Immigrant advocates in Minnesota are trying to allay the concerns of undocumented residents who fear deportation as federal authorities plan to execute immigration raids this weekend in cities across the country.

The Twin Cities area has not been named as a target of the raids by Immigration and Customs Enforcement (ICE), but supporters of immigrants here have sprung into action to spread information about immigrants’ rights and provide refuge for people who may be detained.

“I think people are in constant fear,” said Catalina Morales, a lead organizer with the faith-based coalition Isaiah.

Morales noted that, aside from the raids, local ICE officials can still deport people; she said she’s received alerts about immigrants getting picked up in recent days. Isaiah is creating a list of churches that will be open over the weekend if immigrants need a place to stay.

Shawn Neudauer, a spokesman for ICE in Bloomington, said the agency would not offer details related to enforcement operations “due to law-enforcement sensitivities and the safety and security of U.S. Immigration and Customs Enforcement personnel.” The Trump administration has said the raids will target thousands of immigrants who have final deportation orders.

“As always, ICE prioritizes the arrest and removal of unlawfully present aliens who pose a threat to national security, public safety and border security,” Neudauer said in a statement.

Minneapolis Mayor Jacob Frey said police would not cooperate with ICE raids, and city officials are prohibited from taking any action to detect or apprehend people based solely on their immigration status. The Office of Immigrant and Refugee Affairs posted information on the city website saying it was working closely with immigration legal service partners to connect people to legal clinics and “know your rights” presentations.

“There is a great hunger for information, specifically ‘know your rights’ information,” said Michelle Rivero, director of the Office of Immigrant and Refugee Affairs.

After Trump began talking about ICE raids several weeks ago, the ACLU of Minnesota published a post on its website titled “What to do if ICE comes knocking,” detailing immigrants’ rights and organizations that provide legal services.

For example, the organization advises immigrants that they have the right to remain silent and do not have to open the door unless ICE shows a judicial search or arrest warrant naming a person in the home. It also says they do not have to sign anything without first speaking to a lawyer.

Julio Zelaya, an ACLU organizer in southern Minnesota, said organizations are not just trying to respond to raids, but also to people’s perceptions of what immigration enforcement is doing.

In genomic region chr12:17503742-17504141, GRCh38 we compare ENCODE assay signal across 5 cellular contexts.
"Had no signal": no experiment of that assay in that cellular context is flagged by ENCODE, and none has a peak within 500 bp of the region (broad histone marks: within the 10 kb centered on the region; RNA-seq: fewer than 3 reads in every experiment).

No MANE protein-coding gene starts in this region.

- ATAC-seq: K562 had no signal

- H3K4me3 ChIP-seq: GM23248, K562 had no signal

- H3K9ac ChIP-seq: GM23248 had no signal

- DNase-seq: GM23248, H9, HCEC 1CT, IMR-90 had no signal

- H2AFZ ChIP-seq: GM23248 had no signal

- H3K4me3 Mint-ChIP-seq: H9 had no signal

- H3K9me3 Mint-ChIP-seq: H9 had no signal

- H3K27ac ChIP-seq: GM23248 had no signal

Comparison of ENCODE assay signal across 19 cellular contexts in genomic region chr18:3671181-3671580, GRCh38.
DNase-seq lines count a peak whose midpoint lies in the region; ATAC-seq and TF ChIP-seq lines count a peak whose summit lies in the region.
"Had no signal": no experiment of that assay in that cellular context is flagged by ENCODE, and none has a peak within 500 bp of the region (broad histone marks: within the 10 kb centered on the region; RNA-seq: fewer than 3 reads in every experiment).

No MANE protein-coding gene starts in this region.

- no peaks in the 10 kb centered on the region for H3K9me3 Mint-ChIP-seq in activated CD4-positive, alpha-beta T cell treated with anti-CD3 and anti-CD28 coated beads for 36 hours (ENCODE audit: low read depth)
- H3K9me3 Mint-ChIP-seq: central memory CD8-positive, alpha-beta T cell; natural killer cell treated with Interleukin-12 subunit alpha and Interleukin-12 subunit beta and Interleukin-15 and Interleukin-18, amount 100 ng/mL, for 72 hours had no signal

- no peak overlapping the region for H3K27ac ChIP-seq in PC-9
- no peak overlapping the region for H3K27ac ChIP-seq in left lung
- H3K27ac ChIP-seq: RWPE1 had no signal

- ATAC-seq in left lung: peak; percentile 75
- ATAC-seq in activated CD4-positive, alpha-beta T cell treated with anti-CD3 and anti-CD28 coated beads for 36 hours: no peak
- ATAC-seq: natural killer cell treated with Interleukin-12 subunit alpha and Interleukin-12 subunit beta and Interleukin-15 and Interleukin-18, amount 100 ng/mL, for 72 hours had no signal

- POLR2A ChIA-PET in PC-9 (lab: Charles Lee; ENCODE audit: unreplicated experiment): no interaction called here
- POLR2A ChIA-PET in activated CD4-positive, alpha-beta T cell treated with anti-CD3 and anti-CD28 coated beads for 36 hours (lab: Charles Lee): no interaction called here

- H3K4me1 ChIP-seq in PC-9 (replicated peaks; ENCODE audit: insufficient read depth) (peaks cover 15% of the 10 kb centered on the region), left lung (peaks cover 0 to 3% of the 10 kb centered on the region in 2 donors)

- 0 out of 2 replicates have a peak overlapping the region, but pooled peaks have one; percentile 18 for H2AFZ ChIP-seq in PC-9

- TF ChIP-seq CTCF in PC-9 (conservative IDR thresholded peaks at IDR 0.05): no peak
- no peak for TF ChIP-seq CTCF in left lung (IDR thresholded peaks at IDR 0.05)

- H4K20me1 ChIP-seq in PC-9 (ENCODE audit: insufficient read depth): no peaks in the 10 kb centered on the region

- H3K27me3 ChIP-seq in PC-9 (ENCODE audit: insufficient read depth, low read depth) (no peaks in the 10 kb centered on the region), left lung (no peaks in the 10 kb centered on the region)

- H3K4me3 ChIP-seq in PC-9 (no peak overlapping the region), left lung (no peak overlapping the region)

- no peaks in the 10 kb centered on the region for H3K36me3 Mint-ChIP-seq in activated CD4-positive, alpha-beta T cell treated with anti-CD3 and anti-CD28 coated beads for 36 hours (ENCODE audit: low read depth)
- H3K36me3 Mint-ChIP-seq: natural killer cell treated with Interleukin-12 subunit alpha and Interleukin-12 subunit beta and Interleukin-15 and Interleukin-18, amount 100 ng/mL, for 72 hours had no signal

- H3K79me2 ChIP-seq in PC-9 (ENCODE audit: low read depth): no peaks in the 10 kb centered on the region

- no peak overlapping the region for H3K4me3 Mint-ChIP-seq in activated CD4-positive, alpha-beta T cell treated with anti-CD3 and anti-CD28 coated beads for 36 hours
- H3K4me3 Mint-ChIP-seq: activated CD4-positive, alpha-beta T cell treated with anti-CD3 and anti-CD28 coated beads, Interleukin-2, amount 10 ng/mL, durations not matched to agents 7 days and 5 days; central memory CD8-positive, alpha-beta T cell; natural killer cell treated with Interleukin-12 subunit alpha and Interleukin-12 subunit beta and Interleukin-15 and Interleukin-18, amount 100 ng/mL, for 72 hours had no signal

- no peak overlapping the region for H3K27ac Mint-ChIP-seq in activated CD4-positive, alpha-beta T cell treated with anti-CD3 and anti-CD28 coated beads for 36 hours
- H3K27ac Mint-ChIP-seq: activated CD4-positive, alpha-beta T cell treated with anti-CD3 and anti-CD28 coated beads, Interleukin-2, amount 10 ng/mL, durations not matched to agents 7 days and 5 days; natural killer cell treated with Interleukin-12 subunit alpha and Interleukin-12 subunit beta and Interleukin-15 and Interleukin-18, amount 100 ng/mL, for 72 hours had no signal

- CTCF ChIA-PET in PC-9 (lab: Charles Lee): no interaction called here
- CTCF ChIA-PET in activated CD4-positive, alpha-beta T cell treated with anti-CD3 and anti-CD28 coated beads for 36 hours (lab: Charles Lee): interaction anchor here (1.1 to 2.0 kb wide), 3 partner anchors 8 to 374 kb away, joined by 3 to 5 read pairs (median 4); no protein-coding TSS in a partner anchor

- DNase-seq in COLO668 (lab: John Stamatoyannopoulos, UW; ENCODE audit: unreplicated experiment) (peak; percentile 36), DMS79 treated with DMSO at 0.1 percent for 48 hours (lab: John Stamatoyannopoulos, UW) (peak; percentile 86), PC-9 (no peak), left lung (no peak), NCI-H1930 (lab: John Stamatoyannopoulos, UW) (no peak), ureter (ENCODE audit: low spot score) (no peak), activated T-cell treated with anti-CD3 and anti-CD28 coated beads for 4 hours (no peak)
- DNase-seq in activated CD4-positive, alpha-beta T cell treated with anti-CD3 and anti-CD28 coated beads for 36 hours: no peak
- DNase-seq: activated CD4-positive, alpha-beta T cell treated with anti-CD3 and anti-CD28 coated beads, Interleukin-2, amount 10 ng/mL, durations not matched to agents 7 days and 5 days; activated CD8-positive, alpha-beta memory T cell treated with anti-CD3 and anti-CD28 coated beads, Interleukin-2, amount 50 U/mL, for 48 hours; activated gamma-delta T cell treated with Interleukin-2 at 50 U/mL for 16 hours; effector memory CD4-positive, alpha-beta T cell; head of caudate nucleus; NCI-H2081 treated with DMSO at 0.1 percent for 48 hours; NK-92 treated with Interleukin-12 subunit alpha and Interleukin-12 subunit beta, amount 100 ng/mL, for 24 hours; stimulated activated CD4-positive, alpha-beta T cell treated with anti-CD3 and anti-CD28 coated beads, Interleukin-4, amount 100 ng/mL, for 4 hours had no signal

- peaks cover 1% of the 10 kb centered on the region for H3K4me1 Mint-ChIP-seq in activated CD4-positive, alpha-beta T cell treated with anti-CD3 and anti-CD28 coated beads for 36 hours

“Rumors might circulate that there is a raid occurring, and that information kind of spreads like wildfire, creating a chaos in some spaces,” Zelaya said.

In addition to preparing a legal response, he said the ACLU is working closely with church leaders and others to establish spaces where immigrant communities can find refuge and get information. Some people are afraid to go outside or call the police, according to Zelaya.

“This is the president that’s saying, ‘We’re coming after you’ and especially in places like southern Minnesota that had immigrant communities for decades, this cuts much more personally and deeply,” he said.

Concern at schools

The renewed national rhetoric around deportation has also stirred angst and fear in many school communities across the state. Minneapolis Public Schools leaders said they have seen an increased concern from students, staff and families around this issue and have been working to console them.

When Trump took office, Minneapolis and St. Paul school districts passed a resolution in support of their students and families, stressing that anyone affiliated with the school will not inquire about their immigration status and will not assist ICE in their deportation efforts. Minneapolis has reaffirmed that message at least twice, with Superintendent Ed Graff vowing at a recent school board meeting that he will do everything he can to keep students safe.

“We have a responsibility to create a safe and welcoming environment for diverse staff and all of our learners,” Graff said. “The recent rhetoric around deportations creates emotional stress, fear for many of our innocent young people who are trying to better their lives in our schools as well as our staff members whose families are affected.”

At El Colegio High School in south Minneapolis, where many of the students have family members who are undocumented, staff and the school community have been gearing up for ICE raids since Trump took office.

The school’s executive director, Norma Garcés, said she invites immigration attorneys, community leaders and elected officials to the school, which is also a community center, to teach families about their rights.

“The government keeps traumatizing children,” Garcés said. “Separation of families is one of the biggest traumas that you can put in a child and it’s really hard to recover from it.”


Staff writers Faiza Mahamud and Miguel Otárola contributed to this report.